Mitchell-Hedges moved to New York and worked for a while as at a soul-sucking corporate stockbrokering job, probably because that was the only marketable trade he really had at this time. One day he found out that his jackass co-workers were setting him up have his stock completely destroyed through some wacky bullshit business-jargon-related means that I can’t even possibly begin to understand, and he wasn’t going to fucking sit around and let some bullshit suit-wearing bastards get the better of him. Instead of going to his bosses with the plot or doing something to save his own ass, Mitchell-Hedges did what any badass motherfucker with a chip on his shoulder would do – he rigged the situation so that the entire fucking company went down in flames with him.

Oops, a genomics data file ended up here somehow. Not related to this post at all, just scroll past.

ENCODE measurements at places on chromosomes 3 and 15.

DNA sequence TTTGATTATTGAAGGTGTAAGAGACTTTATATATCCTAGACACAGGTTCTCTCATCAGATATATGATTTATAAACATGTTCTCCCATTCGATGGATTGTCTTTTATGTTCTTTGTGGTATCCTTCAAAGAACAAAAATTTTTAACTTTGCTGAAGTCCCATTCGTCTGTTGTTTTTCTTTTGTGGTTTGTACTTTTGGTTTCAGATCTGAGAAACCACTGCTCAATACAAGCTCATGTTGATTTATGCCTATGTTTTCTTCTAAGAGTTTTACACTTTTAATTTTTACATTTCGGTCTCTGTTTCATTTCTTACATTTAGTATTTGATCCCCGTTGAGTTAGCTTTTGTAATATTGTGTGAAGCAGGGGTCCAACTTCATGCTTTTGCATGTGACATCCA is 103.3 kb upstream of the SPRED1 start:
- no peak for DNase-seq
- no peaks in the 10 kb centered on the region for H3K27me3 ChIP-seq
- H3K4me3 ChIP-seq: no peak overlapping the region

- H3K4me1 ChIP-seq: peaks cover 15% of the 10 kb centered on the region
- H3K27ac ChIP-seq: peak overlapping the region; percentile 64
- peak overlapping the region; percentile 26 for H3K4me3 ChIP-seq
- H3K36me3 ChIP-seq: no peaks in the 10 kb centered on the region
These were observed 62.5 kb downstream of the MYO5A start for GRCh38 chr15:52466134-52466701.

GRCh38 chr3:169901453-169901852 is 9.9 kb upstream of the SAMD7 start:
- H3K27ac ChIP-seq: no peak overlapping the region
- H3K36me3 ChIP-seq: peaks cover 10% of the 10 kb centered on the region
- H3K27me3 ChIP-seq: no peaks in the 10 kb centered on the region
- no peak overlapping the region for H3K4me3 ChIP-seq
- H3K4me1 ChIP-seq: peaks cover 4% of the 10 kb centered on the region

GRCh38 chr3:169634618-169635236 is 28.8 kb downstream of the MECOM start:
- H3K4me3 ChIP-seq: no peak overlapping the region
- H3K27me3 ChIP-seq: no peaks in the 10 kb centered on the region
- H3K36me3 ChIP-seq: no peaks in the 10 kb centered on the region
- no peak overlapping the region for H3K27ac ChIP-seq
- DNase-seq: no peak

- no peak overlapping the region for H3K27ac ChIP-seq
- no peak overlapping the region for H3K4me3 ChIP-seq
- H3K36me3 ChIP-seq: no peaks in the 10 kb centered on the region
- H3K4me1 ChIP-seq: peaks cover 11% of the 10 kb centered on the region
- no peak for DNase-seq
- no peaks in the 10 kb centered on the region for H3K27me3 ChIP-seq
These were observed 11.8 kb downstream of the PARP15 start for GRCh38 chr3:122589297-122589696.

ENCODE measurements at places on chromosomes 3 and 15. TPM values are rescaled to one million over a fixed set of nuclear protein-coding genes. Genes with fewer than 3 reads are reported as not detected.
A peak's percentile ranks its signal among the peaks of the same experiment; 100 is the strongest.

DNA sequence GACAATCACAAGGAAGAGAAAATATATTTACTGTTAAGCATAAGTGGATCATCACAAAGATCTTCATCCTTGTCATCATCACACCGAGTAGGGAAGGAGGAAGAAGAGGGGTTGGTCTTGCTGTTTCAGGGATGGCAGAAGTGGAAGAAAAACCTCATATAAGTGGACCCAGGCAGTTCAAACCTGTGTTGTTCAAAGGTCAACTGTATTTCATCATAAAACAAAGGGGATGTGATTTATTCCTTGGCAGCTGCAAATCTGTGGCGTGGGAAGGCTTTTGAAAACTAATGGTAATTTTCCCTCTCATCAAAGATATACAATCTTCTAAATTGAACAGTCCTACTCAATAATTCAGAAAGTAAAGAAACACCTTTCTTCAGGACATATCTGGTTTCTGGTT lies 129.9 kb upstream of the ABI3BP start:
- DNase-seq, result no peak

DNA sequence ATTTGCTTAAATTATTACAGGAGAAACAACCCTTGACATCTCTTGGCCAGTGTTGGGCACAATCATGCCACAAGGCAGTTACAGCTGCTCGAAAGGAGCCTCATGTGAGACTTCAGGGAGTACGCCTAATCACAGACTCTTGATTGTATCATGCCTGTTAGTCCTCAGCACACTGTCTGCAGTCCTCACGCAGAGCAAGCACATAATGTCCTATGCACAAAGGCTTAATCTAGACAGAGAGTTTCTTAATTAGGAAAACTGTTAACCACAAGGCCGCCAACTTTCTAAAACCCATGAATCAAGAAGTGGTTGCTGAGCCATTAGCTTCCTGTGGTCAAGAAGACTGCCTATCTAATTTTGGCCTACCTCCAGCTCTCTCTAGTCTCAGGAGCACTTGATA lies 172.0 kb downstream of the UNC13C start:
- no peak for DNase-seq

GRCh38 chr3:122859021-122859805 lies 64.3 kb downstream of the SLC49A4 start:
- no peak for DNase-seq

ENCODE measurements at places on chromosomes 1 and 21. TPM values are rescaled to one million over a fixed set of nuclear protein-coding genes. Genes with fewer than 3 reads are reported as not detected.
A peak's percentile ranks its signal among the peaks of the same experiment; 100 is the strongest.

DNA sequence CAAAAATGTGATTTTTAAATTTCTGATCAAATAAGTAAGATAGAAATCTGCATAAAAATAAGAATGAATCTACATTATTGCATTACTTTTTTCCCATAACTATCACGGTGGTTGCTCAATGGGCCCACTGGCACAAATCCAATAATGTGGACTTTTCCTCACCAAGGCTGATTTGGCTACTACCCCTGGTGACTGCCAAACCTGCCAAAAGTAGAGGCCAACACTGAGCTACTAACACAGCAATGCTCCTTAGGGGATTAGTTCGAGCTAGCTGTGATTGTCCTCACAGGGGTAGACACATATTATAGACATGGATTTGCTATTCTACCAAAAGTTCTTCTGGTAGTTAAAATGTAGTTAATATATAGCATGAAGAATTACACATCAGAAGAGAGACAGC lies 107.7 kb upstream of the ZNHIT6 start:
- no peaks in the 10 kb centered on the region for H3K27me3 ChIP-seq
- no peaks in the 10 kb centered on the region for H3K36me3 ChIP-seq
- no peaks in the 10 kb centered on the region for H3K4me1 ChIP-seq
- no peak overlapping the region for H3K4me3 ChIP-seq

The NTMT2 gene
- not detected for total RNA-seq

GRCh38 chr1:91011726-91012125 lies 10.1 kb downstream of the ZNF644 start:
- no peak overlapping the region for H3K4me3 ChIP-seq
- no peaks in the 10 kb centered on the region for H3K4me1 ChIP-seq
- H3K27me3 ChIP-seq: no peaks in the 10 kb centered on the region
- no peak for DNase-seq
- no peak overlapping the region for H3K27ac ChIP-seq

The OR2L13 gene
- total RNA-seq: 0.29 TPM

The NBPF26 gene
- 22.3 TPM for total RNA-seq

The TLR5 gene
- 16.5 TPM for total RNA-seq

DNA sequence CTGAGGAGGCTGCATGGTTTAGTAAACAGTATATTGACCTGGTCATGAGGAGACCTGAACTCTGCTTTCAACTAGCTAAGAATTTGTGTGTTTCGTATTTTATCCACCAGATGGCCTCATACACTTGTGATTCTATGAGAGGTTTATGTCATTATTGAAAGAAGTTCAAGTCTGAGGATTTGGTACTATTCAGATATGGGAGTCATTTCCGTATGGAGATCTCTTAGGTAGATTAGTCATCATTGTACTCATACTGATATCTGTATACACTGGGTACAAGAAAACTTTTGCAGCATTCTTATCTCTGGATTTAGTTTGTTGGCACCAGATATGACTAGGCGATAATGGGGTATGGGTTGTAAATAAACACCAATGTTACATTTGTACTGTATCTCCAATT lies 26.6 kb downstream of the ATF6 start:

After the New York disaster, Mitchell-Hedges bounced around various odd jobs in places ranging from Texas to New Orleans before landing in Mexico, where he was promptly captured by Pancho Villa and his marauding hordes of frito banditos. Villa grabbed Mitchell-Hedges and threatened to execute him on the spot, but MH immediately busted out a perfectly-executed a capella rendition of “God Save the King” to prove that he was in fact British and not American. Villa was so pumped up about how fucking nuts this guy was that he decided to take Mitchell-Hedges into his gang. During his adventures riding around with Mexican outlaws, robbing train cars and raiding towns, Hedges received two gunshot wounds in his leg. In 1914 Pancho Villa allowed Mitchell-Hedges to return to London so that he would enlist in the Army and serve his country in World War I.